After using the machines or weights, I run a mile at the gym, but I let myself take one day off each week for recovery, which is just as important as building up. Running a mile isn’t a typical cool-down but I enjoy it; it gives me something to look forward to, after grunting my way through the list of exercises the gym trainer, Katie, gave me. (I totally love her. If she told me I’d build muscle by cliff-diving, I’d be in line right now.)

More than anything, I’ ve come to the conclusion that working out is fun. Maybe not when the muscles are whining and the knee is throbbing, but when I turn sideways in the bathroom mirror and realize, my belly is missing, yeah, it’s a heck of a lot of fun.

I’m excited about the Color Run. When I did the Phillies 5K, I knew I wouldn’t be the biggest woman at the race, but I definitely wasn’t the thinnest either and it made me a little self-conscious. This time around, I’m leaning more toward, well, lean. I feel better about myself, inside and out, because I’ve put in the work to make the changes I want to see. It’s not easy but it’s worth it. Imagine what I’ll look like by the  Runner’s World 5K in Bethlehem in October!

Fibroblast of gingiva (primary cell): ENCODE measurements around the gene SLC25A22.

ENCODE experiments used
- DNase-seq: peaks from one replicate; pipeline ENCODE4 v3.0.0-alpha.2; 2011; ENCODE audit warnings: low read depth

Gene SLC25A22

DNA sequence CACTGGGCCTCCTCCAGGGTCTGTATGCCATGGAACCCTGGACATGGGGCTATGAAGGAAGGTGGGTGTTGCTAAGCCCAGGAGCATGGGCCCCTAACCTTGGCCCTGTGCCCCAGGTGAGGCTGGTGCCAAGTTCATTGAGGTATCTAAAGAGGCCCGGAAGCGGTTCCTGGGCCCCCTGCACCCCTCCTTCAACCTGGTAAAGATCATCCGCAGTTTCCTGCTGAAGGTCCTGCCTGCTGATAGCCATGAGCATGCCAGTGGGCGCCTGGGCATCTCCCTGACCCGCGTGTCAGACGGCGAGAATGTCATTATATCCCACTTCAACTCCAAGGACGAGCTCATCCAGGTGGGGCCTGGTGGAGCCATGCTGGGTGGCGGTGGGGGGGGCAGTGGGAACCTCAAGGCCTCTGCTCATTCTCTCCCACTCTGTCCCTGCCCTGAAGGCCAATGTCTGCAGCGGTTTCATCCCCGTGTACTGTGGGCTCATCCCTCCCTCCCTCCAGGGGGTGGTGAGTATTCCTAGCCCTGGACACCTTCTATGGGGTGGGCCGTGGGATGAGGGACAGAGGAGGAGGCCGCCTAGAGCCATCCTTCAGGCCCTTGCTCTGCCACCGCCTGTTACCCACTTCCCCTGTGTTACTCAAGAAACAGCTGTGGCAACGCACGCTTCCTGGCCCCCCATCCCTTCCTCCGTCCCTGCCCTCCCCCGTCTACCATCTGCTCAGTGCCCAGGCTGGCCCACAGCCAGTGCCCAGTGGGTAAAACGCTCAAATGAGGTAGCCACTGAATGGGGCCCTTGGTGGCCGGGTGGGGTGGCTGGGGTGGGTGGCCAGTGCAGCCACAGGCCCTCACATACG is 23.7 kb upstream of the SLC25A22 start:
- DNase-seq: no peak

Great; just in time to hide myself under all those winter clothes… 🙂


Watch This Space

I’ve spent the last 25 years of my life being polite, but not necessarily making myself happy. That BS stops now. Well-behaved women never make history. Now I’m going to get what I want, even if it means making an idiot out of myself on occasion. (I was inspired by the Facebook pic, a quote from Gregory House, that said, “If you’re not willing to look stupid, nothing great will ever happen to you.”) Even if it means telling people something they don’t want to hear or didn’t expect to hear from me. I’m going to be honest, with them and myself. I even have an idea where I’m going to start. Watch this space for further details. 🙂